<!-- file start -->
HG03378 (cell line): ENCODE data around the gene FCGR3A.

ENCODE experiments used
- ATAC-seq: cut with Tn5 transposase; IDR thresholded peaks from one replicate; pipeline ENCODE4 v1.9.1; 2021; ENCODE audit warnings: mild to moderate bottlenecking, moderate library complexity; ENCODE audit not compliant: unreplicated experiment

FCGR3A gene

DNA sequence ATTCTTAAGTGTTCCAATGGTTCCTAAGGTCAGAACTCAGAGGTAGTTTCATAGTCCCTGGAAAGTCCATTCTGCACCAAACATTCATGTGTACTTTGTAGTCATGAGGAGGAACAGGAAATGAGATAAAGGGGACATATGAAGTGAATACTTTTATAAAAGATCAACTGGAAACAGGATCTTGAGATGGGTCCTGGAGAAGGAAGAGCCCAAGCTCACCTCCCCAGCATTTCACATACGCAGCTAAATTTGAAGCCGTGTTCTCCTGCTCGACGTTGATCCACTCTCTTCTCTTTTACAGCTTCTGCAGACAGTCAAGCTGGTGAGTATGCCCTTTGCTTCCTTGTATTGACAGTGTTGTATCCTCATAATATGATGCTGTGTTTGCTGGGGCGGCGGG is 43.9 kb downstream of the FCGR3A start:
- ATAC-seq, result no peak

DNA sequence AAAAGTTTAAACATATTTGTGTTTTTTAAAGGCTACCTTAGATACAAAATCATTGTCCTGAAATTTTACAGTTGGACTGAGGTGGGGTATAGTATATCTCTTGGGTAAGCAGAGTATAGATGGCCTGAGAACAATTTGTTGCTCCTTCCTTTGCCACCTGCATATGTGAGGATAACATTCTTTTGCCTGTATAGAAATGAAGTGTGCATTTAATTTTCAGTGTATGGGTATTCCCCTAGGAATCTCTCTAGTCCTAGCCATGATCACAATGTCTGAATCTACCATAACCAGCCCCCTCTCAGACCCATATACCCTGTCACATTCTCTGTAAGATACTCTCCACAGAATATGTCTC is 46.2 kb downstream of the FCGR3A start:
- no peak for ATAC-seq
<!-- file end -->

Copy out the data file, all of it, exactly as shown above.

HG03378 (cell line): ENCODE data around the gene FCGR3A.

ENCODE experiments used
- ATAC-seq: cut with Tn5 transposase; IDR thresholded peaks from one replicate; pipeline ENCODE4 v1.9.1; 2021; ENCODE audit warnings: mild to moderate bottlenecking, moderate library complexity; ENCODE audit not compliant: unreplicated experiment

FCGR3A gene

DNA sequence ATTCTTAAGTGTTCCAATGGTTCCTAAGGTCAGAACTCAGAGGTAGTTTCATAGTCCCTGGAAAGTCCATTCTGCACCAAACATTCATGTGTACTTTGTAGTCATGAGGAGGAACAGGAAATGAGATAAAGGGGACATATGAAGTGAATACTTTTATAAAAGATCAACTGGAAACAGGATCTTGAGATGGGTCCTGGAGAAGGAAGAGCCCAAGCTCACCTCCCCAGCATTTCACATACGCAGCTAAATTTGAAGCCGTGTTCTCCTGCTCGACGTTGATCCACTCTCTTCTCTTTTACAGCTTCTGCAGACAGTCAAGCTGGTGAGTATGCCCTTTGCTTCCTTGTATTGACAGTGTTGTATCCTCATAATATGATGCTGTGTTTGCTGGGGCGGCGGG is 43.9 kb downstream of the FCGR3A start:
- ATAC-seq, result no peak

DNA sequence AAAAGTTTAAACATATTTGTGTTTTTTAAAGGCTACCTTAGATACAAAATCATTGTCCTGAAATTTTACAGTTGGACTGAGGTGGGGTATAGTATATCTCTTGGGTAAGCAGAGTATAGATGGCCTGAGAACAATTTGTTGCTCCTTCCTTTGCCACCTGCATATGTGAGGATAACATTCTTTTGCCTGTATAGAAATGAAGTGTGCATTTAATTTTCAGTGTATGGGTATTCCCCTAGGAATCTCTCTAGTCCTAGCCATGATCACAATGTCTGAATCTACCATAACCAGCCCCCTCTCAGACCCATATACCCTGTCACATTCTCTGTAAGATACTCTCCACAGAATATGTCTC is 46.2 kb downstream of the FCGR3A start:
- no peak for ATAC-seq